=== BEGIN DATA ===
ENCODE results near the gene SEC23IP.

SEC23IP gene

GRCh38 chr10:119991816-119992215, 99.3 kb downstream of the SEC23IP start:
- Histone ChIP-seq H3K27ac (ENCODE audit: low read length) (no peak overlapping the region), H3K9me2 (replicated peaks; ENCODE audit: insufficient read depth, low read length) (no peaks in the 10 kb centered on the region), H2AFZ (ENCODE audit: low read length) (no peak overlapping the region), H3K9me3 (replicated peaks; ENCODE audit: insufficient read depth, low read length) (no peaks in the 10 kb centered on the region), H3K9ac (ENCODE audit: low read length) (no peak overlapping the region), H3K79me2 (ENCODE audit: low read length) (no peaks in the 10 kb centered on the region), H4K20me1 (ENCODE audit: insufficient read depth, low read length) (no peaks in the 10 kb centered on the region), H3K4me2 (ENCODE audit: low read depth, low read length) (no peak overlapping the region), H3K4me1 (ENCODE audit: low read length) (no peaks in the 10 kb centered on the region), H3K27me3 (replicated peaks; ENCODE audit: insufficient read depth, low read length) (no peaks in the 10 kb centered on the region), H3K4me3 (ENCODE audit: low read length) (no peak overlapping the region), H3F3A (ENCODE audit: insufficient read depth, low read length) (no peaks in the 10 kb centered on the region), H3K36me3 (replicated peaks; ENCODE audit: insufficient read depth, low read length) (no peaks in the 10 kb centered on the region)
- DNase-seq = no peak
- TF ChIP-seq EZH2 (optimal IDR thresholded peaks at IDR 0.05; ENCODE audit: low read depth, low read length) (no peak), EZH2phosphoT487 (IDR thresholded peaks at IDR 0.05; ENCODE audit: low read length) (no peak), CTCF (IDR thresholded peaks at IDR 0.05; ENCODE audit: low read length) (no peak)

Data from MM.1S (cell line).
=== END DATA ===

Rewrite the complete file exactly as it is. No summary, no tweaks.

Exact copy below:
ENCODE results near the gene SEC23IP.

SEC23IP gene

GRCh38 chr10:119991816-119992215, 99.3 kb downstream of the SEC23IP start:
- Histone ChIP-seq H3K27ac (ENCODE audit: low read length) (no peak overlapping the region), H3K9me2 (replicated peaks; ENCODE audit: insufficient read depth, low read length) (no peaks in the 10 kb centered on the region), H2AFZ (ENCODE audit: low read length) (no peak overlapping the region), H3K9me3 (replicated peaks; ENCODE audit: insufficient read depth, low read length) (no peaks in the 10 kb centered on the region), H3K9ac (ENCODE audit: low read length) (no peak overlapping the region), H3K79me2 (ENCODE audit: low read length) (no peaks in the 10 kb centered on the region), H4K20me1 (ENCODE audit: insufficient read depth, low read length) (no peaks in the 10 kb centered on the region), H3K4me2 (ENCODE audit: low read depth, low read length) (no peak overlapping the region), H3K4me1 (ENCODE audit: low read length) (no peaks in the 10 kb centered on the region), H3K27me3 (replicated peaks; ENCODE audit: insufficient read depth, low read length) (no peaks in the 10 kb centered on the region), H3K4me3 (ENCODE audit: low read length) (no peak overlapping the region), H3F3A (ENCODE audit: insufficient read depth, low read length) (no peaks in the 10 kb centered on the region), H3K36me3 (replicated peaks; ENCODE audit: insufficient read depth, low read length) (no peaks in the 10 kb centered on the region)
- DNase-seq = no peak
- TF ChIP-seq EZH2 (optimal IDR thresholded peaks at IDR 0.05; ENCODE audit: low read depth, low read length) (no peak), EZH2phosphoT487 (IDR thresholded peaks at IDR 0.05; ENCODE audit: low read length) (no peak), CTCF (IDR thresholded peaks at IDR 0.05; ENCODE audit: low read length) (no peak)

Data from MM.1S (cell line).